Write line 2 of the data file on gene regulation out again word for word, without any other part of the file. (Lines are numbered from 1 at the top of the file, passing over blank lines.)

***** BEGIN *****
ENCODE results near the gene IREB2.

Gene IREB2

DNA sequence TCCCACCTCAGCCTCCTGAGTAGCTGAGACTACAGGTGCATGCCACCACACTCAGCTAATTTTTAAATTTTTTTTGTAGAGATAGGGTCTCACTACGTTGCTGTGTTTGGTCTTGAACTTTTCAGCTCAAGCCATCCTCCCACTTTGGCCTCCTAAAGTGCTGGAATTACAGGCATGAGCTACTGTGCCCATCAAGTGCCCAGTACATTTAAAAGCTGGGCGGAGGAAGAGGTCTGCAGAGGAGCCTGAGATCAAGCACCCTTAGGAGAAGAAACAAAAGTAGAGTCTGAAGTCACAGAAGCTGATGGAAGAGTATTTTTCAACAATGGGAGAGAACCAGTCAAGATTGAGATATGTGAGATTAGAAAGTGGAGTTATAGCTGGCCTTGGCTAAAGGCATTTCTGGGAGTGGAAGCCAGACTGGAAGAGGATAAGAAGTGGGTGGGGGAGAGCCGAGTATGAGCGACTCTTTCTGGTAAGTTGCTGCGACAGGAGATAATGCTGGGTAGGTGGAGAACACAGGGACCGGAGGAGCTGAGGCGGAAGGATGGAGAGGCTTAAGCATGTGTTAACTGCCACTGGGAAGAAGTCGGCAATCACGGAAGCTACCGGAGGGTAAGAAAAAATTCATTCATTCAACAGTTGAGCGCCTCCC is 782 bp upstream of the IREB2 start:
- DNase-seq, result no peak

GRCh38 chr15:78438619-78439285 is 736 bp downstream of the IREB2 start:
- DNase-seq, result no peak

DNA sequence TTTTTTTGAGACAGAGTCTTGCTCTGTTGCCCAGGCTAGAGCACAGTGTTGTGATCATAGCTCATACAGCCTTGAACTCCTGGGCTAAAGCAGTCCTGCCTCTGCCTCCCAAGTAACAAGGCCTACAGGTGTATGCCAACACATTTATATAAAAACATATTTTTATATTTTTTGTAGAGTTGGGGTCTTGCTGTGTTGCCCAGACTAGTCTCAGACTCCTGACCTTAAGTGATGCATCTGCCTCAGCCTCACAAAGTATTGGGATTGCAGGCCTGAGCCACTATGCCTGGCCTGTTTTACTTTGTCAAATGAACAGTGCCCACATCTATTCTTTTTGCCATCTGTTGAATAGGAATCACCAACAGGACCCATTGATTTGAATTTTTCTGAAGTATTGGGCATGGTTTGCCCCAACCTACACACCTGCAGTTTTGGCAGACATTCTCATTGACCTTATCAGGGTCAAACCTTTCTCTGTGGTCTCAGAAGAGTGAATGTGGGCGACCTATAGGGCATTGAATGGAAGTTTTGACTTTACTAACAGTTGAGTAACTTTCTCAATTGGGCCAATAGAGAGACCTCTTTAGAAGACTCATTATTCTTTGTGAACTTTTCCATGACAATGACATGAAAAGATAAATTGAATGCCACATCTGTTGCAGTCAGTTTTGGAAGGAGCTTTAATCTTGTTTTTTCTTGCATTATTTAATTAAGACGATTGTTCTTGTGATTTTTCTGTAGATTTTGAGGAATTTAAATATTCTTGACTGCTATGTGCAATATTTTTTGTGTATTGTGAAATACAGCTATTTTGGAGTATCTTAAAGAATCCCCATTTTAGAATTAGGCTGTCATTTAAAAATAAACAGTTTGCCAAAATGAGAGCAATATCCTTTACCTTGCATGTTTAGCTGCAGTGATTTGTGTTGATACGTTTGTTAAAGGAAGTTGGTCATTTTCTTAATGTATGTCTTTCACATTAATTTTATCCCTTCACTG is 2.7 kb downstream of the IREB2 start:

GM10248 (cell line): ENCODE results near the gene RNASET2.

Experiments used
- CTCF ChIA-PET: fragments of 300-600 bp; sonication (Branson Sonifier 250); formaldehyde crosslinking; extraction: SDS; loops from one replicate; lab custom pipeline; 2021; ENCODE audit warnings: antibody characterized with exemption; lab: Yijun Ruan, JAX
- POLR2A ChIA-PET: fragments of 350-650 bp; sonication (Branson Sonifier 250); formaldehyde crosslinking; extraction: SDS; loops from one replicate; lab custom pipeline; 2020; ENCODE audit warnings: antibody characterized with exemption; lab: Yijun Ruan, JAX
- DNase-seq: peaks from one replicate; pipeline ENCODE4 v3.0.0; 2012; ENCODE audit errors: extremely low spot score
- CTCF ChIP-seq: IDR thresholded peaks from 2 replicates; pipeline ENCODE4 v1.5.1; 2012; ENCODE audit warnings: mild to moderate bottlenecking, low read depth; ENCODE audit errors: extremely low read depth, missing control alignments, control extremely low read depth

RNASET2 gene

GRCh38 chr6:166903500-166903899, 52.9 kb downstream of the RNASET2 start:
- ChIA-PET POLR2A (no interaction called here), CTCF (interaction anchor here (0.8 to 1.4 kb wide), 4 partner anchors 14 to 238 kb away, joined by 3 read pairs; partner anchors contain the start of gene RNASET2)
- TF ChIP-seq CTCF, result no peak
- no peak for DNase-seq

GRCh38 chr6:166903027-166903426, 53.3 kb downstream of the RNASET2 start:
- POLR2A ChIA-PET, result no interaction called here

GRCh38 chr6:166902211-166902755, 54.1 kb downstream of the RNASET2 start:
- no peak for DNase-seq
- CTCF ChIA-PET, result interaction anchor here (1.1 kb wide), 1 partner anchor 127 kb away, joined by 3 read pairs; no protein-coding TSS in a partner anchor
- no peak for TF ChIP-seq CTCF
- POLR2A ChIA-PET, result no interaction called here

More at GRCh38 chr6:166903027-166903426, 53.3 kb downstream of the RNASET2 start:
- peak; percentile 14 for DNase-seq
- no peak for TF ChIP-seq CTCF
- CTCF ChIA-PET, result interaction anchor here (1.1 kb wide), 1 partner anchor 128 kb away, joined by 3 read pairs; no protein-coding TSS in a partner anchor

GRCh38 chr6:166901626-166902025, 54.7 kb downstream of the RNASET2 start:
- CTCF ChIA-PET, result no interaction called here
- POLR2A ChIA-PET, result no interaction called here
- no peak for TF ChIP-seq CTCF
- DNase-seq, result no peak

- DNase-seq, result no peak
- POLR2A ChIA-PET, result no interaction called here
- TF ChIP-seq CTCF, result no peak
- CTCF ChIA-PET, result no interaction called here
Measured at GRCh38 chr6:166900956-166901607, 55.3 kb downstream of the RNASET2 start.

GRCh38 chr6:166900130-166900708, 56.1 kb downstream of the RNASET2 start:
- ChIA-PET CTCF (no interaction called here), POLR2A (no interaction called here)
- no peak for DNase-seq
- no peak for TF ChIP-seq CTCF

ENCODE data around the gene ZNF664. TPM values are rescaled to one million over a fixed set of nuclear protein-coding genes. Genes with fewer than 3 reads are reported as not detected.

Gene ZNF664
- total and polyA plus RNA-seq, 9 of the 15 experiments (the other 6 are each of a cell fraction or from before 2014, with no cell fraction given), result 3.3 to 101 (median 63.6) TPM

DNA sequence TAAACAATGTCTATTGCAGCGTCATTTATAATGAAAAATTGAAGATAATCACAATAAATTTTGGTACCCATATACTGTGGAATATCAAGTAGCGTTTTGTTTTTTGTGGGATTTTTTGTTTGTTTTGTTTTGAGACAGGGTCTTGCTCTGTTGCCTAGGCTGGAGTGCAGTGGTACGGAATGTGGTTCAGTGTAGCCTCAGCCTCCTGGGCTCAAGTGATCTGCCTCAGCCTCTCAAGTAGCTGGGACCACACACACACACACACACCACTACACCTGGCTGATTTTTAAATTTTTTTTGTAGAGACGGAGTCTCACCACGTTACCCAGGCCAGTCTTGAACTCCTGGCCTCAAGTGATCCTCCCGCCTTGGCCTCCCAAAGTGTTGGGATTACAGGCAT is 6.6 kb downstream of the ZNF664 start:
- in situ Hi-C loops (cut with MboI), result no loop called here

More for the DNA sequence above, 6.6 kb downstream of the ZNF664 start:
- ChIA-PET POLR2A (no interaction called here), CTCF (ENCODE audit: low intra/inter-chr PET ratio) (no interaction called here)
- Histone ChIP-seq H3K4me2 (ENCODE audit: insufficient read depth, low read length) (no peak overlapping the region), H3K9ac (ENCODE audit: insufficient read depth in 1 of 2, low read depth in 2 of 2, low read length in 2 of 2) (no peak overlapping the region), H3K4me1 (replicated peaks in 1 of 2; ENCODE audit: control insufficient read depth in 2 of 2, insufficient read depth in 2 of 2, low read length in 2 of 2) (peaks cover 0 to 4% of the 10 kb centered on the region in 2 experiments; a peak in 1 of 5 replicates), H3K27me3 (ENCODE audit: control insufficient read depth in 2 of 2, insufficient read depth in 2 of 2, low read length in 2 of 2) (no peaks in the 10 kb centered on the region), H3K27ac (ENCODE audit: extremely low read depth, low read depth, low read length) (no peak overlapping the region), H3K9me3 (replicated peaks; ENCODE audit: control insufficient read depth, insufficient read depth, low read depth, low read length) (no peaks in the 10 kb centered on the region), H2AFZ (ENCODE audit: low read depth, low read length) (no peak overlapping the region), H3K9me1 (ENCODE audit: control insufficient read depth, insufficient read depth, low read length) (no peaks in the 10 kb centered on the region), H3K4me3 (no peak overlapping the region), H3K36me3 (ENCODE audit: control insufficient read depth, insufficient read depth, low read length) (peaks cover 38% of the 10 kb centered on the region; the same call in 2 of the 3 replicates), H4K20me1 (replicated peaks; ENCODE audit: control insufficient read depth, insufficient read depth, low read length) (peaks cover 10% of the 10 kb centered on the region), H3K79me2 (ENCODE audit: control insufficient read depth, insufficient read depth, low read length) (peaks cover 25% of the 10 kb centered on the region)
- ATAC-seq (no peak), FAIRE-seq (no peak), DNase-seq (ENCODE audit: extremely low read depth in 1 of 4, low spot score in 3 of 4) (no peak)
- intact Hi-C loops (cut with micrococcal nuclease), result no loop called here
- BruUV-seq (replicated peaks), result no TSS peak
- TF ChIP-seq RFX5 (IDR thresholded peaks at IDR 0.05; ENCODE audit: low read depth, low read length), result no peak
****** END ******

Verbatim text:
Gene IREB2